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Due to the early Spring, our Member’s Day will be held on Sunday, April 15th from12 – 2. 00 pm! Come out. Sign up for the season. Pay your dues ($25), and dig in. New members will get an intro to the garden and will be shown their plot! Want to get dirty?  Make Sunday a working session.  Check your plot for repairs required. And if its okay, you  may want to start some soil remediation!That means compost, or whatever NON-CHEMICAL means you prefer. We anticipate compost being made available via the Fort, but just in case you may want to grab some the previous Saturday  you can do so at two local city Environment Days (see calendar for details of two local Environment Days). We know you are keen to start but before you get too busy scattering seeds, remember that the weather is still changeable and the  official planting day of May 24th weekend  is quite far off.

Seeds you may want to plant in the next few weeks: Peas and Beans! To avoid – fragile greens like salads – wait until the weather warms up a little.

 Planting Requirements:  Fertilize the soil before you plant, and dress accordingly as plants begin to grow. Peas: Sow seeds about one inch deep and two inches apart in the row. Create a trellis for the peas to grow up. Also remember that tall-growing plants will shade low-growing plants, so plan out your plot accordingly.  Beans  Sow seeds one inch deep in heavy soils and 1-1/2 inches deep in sandy soils. Bush beans should be spaced three to four inches apart in the row. Space pole beans six to ten inches apart along a trellis or plant several beans to a pole.  Good drainage is essential.


Planting perennials in your plot is a special pleasure. It means that while you are contemplating seed catalogues at home, things are gently growing. Walk through the garden this week and you’ll see, thyme returning, garlic growing, rhubarb sprouting and lots and lots of chives. There were also two green and luscious sprouts of an unknown origin in my plot. Can’t wait to discover what they are! (Not weeds, surely?)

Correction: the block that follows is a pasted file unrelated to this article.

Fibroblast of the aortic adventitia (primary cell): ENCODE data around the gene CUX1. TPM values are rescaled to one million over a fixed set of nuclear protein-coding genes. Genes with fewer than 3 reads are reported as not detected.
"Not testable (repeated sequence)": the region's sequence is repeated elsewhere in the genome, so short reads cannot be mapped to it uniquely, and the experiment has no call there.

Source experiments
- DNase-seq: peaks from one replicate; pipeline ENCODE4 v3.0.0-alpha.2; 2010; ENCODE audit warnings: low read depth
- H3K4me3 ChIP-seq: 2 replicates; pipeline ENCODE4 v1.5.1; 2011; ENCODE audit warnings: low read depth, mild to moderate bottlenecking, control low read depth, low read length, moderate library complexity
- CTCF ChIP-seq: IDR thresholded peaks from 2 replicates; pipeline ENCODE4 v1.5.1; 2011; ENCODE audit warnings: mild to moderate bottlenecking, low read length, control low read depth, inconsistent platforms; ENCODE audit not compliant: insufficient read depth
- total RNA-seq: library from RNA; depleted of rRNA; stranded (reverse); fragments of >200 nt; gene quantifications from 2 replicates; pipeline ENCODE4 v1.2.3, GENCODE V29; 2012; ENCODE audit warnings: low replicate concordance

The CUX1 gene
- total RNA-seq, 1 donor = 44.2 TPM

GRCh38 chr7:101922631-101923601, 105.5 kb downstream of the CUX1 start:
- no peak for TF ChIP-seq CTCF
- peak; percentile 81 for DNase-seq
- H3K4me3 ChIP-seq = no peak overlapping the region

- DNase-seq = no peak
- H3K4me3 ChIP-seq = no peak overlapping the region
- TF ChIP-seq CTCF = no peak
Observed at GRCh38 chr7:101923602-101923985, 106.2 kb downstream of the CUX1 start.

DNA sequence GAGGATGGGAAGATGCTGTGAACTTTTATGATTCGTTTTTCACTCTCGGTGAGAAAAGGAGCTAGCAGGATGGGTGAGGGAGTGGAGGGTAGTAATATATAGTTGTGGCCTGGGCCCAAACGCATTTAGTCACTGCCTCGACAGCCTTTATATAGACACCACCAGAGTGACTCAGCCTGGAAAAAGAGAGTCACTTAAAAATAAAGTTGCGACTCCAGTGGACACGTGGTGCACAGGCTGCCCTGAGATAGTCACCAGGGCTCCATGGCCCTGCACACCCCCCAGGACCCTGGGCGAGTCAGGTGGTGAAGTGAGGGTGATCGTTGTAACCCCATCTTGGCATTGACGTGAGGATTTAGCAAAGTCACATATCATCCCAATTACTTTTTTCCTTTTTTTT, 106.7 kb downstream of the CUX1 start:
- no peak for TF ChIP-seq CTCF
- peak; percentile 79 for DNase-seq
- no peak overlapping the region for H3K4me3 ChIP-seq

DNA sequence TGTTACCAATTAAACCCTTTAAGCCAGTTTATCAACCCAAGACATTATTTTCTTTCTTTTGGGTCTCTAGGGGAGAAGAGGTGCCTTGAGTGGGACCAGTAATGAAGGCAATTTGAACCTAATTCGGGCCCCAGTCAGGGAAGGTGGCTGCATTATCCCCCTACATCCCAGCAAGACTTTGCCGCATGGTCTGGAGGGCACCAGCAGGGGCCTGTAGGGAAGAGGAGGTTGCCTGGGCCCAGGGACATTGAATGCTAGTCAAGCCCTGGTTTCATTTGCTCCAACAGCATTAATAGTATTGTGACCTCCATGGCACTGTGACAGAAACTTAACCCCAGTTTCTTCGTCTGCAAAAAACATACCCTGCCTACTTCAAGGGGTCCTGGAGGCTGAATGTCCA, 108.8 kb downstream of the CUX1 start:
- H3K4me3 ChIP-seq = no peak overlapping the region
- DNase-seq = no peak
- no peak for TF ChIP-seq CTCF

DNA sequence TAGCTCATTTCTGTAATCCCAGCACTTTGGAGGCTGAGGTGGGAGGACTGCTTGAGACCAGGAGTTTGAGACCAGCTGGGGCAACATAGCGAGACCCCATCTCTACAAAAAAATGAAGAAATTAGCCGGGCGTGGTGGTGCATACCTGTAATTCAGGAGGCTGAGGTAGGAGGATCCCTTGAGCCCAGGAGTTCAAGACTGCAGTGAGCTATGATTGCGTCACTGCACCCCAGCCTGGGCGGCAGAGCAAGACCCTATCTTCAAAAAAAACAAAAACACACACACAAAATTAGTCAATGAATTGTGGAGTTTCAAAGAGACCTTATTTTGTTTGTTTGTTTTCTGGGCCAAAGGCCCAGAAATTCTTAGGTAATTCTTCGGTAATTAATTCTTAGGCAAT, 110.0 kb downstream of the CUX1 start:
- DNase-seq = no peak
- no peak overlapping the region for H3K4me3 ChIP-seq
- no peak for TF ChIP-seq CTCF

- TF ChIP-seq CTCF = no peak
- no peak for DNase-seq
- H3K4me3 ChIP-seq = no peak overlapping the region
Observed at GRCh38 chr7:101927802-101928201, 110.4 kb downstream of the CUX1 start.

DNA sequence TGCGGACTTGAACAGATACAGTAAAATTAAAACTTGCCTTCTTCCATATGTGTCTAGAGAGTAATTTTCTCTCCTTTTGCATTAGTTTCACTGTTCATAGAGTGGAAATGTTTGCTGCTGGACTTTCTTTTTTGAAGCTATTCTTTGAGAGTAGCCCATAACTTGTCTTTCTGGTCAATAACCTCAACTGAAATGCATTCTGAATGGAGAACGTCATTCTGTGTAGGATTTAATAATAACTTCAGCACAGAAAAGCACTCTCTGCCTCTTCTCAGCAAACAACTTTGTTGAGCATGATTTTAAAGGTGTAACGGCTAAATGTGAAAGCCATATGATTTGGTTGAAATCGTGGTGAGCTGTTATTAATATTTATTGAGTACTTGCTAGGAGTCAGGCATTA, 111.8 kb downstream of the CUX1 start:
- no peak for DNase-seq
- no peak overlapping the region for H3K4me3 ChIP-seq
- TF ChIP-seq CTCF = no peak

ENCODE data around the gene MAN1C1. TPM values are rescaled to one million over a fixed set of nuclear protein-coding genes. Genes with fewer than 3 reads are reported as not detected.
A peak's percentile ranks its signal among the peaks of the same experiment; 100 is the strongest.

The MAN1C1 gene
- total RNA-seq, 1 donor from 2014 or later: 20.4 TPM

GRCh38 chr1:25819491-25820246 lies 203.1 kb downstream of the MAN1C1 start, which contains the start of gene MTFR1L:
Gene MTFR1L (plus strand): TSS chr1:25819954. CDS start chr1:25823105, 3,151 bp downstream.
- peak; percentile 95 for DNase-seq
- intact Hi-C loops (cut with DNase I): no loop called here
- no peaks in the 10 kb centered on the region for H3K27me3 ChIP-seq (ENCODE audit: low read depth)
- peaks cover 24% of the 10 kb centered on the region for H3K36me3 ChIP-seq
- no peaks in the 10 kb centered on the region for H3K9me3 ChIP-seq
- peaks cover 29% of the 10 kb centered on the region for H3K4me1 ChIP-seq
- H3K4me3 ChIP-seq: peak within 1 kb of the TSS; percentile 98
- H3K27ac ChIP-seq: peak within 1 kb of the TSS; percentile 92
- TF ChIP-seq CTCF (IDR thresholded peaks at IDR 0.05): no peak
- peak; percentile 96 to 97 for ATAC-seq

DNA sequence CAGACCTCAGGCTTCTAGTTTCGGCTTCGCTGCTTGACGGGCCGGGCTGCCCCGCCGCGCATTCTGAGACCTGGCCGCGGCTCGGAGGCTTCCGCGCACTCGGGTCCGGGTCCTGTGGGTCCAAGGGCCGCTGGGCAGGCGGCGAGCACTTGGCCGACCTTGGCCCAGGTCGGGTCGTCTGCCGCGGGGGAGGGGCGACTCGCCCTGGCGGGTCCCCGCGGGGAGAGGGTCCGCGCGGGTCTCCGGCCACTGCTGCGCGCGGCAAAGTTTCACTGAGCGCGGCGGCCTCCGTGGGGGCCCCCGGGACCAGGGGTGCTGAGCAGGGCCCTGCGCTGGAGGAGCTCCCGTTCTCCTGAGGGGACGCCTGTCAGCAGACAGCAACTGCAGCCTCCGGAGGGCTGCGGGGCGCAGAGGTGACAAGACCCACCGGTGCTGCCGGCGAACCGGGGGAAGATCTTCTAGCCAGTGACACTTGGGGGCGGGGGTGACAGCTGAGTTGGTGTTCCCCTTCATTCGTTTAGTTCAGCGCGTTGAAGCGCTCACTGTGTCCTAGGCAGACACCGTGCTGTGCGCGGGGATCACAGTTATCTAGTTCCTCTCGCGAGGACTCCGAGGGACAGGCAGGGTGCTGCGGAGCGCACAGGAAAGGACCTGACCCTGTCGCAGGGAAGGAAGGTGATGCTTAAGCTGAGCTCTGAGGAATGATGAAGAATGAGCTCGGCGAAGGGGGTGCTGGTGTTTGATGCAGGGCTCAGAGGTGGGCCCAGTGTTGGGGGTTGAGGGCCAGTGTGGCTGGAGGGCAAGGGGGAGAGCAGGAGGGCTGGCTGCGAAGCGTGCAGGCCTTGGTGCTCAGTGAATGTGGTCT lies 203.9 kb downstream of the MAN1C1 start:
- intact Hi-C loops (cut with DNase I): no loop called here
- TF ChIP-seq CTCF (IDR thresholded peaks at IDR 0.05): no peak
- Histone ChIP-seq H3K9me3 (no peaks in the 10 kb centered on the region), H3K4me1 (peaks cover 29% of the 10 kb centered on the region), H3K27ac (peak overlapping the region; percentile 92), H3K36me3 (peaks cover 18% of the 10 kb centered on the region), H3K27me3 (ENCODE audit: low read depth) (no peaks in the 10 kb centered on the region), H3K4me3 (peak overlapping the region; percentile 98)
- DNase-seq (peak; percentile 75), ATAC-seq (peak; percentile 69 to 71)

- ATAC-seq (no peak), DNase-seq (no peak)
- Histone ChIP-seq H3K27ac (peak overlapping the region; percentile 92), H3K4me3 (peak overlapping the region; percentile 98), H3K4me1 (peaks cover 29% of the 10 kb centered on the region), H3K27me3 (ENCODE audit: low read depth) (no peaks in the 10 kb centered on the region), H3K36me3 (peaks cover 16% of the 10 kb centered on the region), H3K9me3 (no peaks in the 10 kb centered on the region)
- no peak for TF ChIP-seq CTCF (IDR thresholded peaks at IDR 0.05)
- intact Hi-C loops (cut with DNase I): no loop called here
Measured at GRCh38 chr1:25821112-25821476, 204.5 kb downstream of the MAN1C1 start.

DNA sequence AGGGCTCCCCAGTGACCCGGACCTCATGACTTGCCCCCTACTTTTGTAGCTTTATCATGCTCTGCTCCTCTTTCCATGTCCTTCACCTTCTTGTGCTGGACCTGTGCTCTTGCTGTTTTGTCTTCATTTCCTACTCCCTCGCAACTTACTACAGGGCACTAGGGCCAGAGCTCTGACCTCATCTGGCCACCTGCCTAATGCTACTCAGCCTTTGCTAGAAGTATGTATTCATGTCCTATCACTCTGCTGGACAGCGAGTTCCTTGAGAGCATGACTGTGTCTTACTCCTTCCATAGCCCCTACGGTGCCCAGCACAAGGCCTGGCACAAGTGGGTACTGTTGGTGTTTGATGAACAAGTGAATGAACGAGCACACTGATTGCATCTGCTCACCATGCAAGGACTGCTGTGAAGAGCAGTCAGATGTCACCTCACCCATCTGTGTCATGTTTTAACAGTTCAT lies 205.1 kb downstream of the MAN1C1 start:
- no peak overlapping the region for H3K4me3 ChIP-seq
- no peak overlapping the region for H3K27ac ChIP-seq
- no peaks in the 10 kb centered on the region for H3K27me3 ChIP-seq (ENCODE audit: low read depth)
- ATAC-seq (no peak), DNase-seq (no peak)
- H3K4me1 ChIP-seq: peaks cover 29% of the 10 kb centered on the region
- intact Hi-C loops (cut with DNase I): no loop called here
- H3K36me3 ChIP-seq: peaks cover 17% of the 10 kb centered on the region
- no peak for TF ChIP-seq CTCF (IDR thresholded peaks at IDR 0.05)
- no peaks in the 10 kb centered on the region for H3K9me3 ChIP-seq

(Sketch’s jute blanket didn’t stop these chives from reaching to the light!)


Fort York’s natural environments is one of its charms. But its also means that critters are rampant. Groundhogs, rabbits, and even coyotes all regard Fort York as home. After terrific crop losses last year, it was decided to take some defensive action and all plots will have an opportunity to put up a fence. Check out the one underway this coming Sunday (April 15th) for ideas on how to keep the critters out. All plots that need repair will be repaired asap and at that time there’s the option of making a “critter proof” plot.

Groundhogs love us for our garden-fresh greens!


Interested in growing “heritage” vegetables. The Historic Garden on the west side of the Fort  is looking for volunteers and on Sunday April 22nd, all Fort York Gardeners are invited to visit the garden, roll up their sleeves and help prep it for another garden season! Exact times to be confirmed, but expect a morning session!


The Bathurst Street Gate “East Gate” remains closed until the pathway is repaired. It will be open for all formal late-night garden sessions and,  but entry during other times will be by the West Gate. On Sunday, April 15th it will be open just before Noon for a short time only and,  please note,  use of the East Gate is at the gardener’s own risk.  Also note that we are privileged to have a garden in a national historic site and as such we are bound to follow the Fort’s rules: no bike riding through the Fort, and also dogs, if brought to the garden, should be leashed.


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